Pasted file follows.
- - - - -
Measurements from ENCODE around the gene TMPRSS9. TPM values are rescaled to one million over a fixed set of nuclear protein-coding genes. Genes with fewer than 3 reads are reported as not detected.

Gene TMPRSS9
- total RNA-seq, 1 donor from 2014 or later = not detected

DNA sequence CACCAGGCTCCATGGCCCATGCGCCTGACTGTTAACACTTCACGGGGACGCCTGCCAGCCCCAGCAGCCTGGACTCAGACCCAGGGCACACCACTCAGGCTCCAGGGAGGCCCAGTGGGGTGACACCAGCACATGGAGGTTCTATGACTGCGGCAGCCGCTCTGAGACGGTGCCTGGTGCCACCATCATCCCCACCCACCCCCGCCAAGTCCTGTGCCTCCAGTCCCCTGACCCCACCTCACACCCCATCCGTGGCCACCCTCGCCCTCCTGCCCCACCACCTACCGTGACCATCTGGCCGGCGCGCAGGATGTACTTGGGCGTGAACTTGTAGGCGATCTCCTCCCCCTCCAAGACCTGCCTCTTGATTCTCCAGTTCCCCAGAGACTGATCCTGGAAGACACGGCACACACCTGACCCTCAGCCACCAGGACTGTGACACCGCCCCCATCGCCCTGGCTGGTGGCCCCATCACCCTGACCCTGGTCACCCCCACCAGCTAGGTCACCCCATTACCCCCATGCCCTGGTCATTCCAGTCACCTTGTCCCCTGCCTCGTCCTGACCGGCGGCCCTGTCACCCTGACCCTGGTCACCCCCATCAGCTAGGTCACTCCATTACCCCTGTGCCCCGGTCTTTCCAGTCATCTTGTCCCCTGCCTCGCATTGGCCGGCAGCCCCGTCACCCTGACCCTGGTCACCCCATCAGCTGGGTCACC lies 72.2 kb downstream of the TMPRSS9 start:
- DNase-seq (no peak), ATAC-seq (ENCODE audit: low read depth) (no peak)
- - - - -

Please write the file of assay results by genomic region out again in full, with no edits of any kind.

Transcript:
Measurements from ENCODE around the gene TMPRSS9. TPM values are rescaled to one million over a fixed set of nuclear protein-coding genes. Genes with fewer than 3 reads are reported as not detected.

Gene TMPRSS9
- total RNA-seq, 1 donor from 2014 or later = not detected

DNA sequence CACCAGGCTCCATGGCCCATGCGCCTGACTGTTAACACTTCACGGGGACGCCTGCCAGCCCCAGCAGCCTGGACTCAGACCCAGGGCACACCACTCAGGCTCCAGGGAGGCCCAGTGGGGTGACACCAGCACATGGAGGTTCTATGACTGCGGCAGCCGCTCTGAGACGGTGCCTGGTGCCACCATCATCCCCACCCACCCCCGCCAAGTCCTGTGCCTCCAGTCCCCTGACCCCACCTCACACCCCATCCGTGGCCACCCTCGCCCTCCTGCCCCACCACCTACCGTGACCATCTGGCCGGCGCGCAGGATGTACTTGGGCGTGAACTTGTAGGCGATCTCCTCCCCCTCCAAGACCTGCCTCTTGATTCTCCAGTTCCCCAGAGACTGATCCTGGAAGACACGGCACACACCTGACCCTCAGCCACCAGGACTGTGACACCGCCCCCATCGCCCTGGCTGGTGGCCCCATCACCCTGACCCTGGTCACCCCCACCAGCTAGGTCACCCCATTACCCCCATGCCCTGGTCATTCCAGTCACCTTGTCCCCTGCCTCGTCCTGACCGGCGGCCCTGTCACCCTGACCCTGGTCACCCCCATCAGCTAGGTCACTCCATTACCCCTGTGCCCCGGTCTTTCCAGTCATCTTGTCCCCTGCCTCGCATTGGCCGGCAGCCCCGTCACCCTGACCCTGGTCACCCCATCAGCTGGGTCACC lies 72.2 kb downstream of the TMPRSS9 start:
- DNase-seq (no peak), ATAC-seq (ENCODE audit: low read depth) (no peak)